It did not take long for the workers, all of them members of Local 701T- UNITE-HERE, to organize. Alan Bryant, a union representative based out of NYC, was called in to offer help and lend a hand. Legal actions were eventually taken – charges have been filed on behalf of the UNITE-HERE union workers and their families that the lockout is in fact illegal.

The local community has shown overwhelming support, ranging from those in government positions to fellow working class families, teachers, local businesses and activists. Whenever freight trains pass by the plant and the makeshift camp, the conductor blows prolonged whistles in support. Cars passing on Rt. 481 hail the workers with waved hands and honked horns. (Over 700 honks/waves per hour from passing cars were once recorded.) Roadway and UPS trucks are also in solidarity with the workers – they refuse to enter the plant, so scabs at Interface are forced to drive over thirty miles away to pick up deliveries. Support seems to be growing; however, there has been anti-worker resistance reported – from the hired security guards.

The security guards were brought in to protect the corrupt management at the plant and its unskilled scabs from the plant’s rightful owners – those picketing out front. There is an estimated total of 32 guards, many of whom (if not all) are from out-of-state – even from places as far-reaching as the South (they’re already complaining about the cold). The guards are paid per diem and are living in local hotels.

Besides defending management, their main task it seems is to provoke physical altercations with the workers on the picket line. Video cameras are constantly fixed on the picket line from the building itself and are also in the hands of the guards. The guards’ intent is to get on film a worker pushing a guard, for example, so the footage can be used as evidence and justification to take further action against the workers. They even painted a white line of demarcation at the plant entrance and posted a list of truly inane rules for the workers on the line setting a limit to the use of bullhorns and the amount of workers on the line at any given time to name a few. Even locked out, the workers are still under the watchful eye of Deb Morris and the rest of management.

(It should be interesting to note that Deb Morris fired one of the guards for being “too friendly” with the workers. It turns out that he had talked with the workers on the picket several times about baseball.)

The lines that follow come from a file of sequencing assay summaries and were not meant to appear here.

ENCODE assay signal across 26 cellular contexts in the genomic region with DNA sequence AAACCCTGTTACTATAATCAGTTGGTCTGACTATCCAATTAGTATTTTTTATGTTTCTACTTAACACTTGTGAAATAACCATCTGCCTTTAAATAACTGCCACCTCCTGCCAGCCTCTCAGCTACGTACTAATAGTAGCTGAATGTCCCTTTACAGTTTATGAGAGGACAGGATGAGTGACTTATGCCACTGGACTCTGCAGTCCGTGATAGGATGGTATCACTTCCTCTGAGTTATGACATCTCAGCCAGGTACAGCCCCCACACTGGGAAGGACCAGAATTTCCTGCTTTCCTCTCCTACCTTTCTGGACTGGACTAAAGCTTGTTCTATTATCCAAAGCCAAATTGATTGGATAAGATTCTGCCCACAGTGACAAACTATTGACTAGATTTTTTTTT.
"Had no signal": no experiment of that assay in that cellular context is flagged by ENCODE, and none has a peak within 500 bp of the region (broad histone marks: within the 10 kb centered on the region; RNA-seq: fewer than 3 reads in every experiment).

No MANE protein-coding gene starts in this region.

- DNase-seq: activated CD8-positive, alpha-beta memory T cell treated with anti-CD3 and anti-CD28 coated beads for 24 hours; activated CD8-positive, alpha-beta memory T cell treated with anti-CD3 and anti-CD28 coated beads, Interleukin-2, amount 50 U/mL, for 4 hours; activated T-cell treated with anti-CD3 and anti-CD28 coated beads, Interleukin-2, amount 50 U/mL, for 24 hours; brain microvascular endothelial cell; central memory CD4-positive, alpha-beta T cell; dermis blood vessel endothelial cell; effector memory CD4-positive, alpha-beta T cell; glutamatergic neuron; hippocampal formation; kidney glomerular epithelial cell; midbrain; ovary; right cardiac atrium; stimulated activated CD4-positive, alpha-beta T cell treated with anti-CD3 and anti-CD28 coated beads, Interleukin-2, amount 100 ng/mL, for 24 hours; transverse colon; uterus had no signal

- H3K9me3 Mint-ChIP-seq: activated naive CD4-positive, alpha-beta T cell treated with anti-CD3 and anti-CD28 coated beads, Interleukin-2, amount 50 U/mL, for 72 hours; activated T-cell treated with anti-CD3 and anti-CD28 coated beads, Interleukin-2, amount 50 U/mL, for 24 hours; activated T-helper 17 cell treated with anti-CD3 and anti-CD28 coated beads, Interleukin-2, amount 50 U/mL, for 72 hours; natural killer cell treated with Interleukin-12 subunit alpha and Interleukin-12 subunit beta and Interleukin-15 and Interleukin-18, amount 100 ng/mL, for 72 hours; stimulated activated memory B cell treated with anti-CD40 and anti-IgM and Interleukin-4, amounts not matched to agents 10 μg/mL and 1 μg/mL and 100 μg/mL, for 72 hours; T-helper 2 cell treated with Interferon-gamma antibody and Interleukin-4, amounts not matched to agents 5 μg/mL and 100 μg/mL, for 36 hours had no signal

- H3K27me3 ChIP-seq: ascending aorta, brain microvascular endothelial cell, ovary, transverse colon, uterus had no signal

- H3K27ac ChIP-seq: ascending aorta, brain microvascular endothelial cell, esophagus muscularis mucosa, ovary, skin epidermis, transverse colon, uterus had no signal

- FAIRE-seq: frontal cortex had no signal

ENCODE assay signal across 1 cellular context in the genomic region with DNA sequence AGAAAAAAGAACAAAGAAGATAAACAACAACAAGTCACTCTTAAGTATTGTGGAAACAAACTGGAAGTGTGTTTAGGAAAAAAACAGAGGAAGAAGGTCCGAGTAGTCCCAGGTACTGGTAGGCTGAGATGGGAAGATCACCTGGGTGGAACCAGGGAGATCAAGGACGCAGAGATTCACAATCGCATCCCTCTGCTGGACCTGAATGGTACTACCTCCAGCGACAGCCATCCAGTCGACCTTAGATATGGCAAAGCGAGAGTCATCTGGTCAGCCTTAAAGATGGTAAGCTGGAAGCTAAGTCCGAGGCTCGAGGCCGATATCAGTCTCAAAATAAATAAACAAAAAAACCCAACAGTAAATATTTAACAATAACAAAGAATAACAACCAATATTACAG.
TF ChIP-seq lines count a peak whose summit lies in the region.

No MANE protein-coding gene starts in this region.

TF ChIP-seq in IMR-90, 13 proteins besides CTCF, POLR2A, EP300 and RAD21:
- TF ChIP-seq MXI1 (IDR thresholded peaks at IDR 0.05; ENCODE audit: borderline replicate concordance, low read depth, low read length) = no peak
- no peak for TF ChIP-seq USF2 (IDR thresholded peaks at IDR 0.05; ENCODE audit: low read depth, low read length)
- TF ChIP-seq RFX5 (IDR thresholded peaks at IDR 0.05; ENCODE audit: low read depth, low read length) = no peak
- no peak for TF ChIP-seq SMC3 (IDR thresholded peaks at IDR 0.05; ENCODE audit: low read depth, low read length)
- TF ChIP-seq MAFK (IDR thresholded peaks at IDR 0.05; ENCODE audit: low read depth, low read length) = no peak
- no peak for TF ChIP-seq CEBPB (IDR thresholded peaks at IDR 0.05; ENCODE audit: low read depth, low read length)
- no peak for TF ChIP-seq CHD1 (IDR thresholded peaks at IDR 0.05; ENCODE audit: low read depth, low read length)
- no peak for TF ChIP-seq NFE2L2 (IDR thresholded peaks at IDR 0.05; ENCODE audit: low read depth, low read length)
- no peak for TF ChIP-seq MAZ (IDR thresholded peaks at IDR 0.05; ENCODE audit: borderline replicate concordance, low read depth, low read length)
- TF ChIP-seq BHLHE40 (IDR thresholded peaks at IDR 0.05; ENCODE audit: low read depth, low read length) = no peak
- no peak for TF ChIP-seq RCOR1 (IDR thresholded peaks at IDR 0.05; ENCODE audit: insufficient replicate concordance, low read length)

Aside from cheating the workers, Deb Morris is cheating the community. A deal was made a few years ago between the Fulton government and Interface Solutions: Fulton would provide Interface with a certain amount of free generated steam if Interface would provide more jobs for the community. Deb Morris broke the deal the day she threw the workers on the street and brought out-of-area scabs in to take their jobs. As the plant still receives discount prices on steam, Deb is also cheating the taxpayers in the area.

The rifts go much farther than between management and the workers. Union rep. Alan Bryant stressed the fact that the situation is in some ways mirroring the US Civil War in that families are being torn apart. While over 100 workers are on the picket, about 30 supervisors remain in the plant. Quite a few of the supervisors have sons, daughters, or fathers who are on the picket line.

The future of the worker struggle and of the 109 families of the workers on the picket line at Interface Solutions is quite unclear. But one thing is clear: the corporate crimes being committed by management. The workers on the picket line that night, quite a few of them at the plant for decades, wanted to stop playing games that management started. Their simple request was to get their jobs back, accompanied with a fair contract and the truth. If it is truth they seek, then hopefully it is truth that they will ultimately find.

-writing from the Valley of the Mohawk,

Maslauskas